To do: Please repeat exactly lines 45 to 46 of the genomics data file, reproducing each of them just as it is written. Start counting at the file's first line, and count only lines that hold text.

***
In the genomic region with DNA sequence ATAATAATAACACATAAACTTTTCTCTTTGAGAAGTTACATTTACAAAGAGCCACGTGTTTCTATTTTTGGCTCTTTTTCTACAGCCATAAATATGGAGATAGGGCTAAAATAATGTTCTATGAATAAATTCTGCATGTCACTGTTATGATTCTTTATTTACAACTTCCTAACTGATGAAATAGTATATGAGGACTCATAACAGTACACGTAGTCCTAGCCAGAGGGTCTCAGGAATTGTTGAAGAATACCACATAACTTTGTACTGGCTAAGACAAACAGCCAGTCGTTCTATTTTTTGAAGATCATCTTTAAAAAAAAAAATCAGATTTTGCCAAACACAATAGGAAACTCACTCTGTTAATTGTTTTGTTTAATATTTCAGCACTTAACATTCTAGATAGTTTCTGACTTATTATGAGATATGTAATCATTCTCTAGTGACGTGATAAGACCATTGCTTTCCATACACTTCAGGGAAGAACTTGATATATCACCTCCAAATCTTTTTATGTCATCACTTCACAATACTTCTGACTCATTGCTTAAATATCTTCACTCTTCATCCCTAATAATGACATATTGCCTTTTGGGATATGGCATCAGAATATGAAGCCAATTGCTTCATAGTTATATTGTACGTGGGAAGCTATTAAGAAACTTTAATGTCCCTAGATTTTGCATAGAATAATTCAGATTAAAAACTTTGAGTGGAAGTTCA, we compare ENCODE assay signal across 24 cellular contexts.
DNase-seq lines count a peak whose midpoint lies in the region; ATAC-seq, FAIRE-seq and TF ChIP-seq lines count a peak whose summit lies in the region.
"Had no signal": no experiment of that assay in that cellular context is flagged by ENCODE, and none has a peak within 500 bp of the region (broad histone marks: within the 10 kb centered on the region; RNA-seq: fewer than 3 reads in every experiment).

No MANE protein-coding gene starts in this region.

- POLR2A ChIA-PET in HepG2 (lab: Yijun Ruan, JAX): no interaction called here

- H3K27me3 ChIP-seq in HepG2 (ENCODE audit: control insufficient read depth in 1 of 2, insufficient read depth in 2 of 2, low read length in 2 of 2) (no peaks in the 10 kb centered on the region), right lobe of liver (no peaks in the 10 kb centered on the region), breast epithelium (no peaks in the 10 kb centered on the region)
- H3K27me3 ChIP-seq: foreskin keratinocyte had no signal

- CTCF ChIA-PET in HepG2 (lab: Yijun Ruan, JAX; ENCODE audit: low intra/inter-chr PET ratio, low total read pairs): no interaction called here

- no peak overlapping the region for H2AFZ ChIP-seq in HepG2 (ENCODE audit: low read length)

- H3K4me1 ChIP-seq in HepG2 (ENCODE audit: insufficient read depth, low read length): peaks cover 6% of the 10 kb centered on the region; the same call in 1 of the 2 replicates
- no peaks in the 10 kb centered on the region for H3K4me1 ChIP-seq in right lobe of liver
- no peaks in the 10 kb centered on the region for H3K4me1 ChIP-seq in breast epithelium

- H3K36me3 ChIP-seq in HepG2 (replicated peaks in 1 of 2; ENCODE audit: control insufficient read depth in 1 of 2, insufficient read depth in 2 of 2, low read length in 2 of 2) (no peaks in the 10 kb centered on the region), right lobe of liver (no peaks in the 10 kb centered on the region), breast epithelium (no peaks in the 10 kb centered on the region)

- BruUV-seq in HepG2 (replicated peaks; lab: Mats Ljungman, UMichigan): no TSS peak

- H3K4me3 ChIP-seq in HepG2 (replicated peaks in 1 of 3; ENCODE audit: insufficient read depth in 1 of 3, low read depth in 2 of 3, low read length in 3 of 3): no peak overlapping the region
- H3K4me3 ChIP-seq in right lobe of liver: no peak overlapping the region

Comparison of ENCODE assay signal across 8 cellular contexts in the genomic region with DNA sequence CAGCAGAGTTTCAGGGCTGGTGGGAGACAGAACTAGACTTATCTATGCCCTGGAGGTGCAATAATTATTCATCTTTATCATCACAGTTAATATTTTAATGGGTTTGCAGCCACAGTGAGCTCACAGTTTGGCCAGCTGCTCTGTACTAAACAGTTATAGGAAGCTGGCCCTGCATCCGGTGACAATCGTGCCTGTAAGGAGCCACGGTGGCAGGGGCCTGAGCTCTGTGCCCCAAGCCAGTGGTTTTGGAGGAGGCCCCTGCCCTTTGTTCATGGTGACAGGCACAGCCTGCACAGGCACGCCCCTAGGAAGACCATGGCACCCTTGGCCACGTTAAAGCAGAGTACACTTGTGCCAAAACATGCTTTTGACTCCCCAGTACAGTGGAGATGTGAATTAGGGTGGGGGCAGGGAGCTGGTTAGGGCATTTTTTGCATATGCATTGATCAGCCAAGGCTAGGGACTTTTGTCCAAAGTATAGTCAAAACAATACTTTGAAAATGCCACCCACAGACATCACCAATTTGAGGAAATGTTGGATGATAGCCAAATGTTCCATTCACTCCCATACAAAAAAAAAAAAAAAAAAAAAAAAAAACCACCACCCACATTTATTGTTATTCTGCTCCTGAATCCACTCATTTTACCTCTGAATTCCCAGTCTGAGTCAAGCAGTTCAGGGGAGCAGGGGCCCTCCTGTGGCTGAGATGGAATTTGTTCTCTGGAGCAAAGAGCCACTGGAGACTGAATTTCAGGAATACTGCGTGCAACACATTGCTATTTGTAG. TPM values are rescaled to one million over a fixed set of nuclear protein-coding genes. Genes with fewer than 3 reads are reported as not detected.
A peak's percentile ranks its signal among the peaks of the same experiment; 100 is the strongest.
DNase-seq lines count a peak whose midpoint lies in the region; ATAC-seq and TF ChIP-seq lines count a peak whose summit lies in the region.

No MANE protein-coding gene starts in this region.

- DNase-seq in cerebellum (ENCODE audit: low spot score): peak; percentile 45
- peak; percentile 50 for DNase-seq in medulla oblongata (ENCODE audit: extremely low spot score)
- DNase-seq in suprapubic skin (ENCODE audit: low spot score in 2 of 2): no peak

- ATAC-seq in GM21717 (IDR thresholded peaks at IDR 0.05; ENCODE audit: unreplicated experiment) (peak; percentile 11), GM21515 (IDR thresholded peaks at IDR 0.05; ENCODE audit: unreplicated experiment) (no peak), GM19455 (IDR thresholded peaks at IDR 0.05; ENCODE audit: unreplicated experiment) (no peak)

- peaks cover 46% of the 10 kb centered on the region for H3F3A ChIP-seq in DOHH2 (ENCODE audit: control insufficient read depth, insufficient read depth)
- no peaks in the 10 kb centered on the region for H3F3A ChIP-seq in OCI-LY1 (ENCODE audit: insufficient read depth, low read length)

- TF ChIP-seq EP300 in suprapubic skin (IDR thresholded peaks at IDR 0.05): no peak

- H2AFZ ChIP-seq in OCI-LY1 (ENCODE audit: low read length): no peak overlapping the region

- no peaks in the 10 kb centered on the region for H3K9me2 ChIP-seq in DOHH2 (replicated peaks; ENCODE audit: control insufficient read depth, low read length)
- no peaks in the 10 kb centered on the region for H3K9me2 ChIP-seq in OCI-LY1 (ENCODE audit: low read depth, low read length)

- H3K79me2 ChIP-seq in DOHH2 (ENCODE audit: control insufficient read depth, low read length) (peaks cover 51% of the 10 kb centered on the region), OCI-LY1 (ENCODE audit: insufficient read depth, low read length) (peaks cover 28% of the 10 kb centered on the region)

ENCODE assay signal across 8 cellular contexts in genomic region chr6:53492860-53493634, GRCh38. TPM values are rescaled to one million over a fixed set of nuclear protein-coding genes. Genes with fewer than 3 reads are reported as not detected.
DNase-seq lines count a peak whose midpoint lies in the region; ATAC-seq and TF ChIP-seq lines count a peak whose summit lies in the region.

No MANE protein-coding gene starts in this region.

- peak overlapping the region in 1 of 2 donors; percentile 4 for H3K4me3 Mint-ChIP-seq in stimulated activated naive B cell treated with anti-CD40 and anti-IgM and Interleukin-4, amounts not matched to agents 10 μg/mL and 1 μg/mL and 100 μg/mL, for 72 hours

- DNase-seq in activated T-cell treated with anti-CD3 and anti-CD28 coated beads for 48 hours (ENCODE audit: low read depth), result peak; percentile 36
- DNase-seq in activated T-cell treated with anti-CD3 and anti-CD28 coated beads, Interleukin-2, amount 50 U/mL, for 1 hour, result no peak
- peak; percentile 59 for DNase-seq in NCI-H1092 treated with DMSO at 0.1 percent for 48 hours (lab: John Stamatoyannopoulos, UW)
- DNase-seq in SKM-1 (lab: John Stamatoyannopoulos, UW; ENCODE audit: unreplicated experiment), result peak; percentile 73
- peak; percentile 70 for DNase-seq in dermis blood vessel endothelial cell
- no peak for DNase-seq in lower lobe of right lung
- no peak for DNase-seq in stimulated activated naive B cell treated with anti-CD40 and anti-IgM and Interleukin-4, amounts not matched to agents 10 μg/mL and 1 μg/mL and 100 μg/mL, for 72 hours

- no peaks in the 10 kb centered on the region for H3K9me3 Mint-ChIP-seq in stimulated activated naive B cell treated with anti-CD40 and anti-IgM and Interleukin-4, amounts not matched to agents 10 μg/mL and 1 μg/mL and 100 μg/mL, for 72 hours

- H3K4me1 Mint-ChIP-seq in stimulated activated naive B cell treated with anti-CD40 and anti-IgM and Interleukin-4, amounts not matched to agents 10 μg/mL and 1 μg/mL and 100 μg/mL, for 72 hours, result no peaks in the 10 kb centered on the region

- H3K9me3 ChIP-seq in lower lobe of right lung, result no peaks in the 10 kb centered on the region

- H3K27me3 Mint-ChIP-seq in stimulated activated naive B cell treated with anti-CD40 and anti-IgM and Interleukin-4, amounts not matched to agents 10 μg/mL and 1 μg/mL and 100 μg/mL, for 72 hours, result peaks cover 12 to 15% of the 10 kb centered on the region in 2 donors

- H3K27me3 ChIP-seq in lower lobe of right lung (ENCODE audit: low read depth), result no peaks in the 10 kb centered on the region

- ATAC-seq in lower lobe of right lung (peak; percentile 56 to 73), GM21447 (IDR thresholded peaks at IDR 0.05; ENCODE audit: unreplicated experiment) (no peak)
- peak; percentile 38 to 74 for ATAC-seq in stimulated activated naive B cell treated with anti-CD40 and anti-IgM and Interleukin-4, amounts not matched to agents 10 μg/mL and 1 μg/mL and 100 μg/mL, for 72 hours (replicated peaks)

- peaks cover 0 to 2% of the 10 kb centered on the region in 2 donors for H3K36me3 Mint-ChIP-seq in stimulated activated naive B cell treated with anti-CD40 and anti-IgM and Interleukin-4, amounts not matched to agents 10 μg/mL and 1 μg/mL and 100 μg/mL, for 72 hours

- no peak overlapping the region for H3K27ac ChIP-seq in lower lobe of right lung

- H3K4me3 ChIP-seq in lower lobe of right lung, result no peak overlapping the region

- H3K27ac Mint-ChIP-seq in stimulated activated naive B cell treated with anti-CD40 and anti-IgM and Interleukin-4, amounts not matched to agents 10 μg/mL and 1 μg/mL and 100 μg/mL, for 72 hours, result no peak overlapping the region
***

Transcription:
- H3K9me3 ChIP-seq in lower lobe of right lung, result no peaks in the 10 kb centered on the region

- H3K27me3 Mint-ChIP-seq in stimulated activated naive B cell treated with anti-CD40 and anti-IgM and Interleukin-4, amounts not matched to agents 10 μg/mL and 1 μg/mL and 100 μg/mL, for 72 hours, result peaks cover 12 to 15% of the 10 kb centered on the region in 2 donors